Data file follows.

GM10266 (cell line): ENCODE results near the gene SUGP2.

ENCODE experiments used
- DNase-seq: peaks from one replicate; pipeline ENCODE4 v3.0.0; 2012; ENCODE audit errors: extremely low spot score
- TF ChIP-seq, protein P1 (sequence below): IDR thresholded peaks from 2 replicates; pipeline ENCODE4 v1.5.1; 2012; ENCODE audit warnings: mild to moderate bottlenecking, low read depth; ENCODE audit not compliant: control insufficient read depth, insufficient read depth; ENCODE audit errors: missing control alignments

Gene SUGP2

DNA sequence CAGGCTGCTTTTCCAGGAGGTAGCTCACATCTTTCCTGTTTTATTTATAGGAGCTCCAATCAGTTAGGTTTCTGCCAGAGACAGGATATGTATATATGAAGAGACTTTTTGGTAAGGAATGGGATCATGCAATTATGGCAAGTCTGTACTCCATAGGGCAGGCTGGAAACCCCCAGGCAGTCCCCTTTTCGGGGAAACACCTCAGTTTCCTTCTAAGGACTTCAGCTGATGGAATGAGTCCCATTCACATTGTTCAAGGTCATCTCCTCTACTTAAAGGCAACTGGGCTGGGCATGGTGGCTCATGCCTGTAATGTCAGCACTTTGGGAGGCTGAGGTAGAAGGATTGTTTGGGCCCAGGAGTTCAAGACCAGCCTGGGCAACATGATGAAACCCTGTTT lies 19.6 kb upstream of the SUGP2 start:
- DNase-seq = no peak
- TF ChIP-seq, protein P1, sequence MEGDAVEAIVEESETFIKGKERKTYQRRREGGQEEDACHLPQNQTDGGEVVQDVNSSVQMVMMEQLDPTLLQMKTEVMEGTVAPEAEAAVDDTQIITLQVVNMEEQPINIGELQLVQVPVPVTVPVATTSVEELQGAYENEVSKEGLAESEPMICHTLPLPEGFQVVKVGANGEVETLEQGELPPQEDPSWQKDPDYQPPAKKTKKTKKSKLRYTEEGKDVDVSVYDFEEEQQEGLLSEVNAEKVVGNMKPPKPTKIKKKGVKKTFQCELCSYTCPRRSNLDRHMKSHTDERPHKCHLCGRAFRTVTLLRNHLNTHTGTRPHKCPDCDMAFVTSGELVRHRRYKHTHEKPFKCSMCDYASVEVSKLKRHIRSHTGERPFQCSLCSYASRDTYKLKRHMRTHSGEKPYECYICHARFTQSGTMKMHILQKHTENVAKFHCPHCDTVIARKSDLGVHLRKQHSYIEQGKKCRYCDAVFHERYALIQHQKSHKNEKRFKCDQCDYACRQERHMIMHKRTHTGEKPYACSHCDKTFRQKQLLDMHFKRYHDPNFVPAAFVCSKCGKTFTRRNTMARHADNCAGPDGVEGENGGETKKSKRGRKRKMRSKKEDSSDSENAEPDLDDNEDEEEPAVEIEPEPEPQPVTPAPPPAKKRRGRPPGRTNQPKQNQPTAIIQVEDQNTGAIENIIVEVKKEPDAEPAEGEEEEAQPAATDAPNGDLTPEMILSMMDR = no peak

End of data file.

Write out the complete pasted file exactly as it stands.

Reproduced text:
GM10266 (cell line): ENCODE results near the gene SUGP2.

ENCODE experiments used
- DNase-seq: peaks from one replicate; pipeline ENCODE4 v3.0.0; 2012; ENCODE audit errors: extremely low spot score
- TF ChIP-seq, protein P1 (sequence below): IDR thresholded peaks from 2 replicates; pipeline ENCODE4 v1.5.1; 2012; ENCODE audit warnings: mild to moderate bottlenecking, low read depth; ENCODE audit not compliant: control insufficient read depth, insufficient read depth; ENCODE audit errors: missing control alignments

Gene SUGP2

DNA sequence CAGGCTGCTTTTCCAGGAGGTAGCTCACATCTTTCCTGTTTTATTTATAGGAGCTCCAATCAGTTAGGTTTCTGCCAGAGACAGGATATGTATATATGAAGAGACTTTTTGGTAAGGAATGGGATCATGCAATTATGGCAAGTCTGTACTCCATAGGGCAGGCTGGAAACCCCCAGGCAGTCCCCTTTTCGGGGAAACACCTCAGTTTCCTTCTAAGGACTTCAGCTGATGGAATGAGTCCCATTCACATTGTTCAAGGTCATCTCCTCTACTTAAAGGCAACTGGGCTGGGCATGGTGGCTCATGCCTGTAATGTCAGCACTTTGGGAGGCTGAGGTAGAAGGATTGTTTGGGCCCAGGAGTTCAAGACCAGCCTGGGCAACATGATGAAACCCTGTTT lies 19.6 kb upstream of the SUGP2 start:
- DNase-seq = no peak
- TF ChIP-seq, protein P1, sequence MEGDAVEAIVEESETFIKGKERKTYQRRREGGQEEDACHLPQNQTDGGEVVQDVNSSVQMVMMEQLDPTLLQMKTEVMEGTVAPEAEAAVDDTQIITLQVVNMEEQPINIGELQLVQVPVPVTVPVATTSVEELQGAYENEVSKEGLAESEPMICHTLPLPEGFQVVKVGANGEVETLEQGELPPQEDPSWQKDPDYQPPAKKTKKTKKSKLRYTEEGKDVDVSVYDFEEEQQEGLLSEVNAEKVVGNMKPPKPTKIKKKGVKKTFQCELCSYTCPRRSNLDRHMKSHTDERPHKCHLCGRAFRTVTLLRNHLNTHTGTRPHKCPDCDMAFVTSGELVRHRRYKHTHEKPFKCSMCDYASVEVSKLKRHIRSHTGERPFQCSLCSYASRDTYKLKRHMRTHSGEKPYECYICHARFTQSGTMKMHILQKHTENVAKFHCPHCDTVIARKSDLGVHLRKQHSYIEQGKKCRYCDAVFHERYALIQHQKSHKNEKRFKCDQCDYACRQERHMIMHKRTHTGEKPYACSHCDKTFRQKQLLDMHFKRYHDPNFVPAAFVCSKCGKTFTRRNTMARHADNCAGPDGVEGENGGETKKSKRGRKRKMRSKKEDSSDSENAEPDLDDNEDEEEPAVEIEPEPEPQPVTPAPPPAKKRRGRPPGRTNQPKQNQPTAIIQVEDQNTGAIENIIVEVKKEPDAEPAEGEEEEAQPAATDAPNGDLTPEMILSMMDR = no peak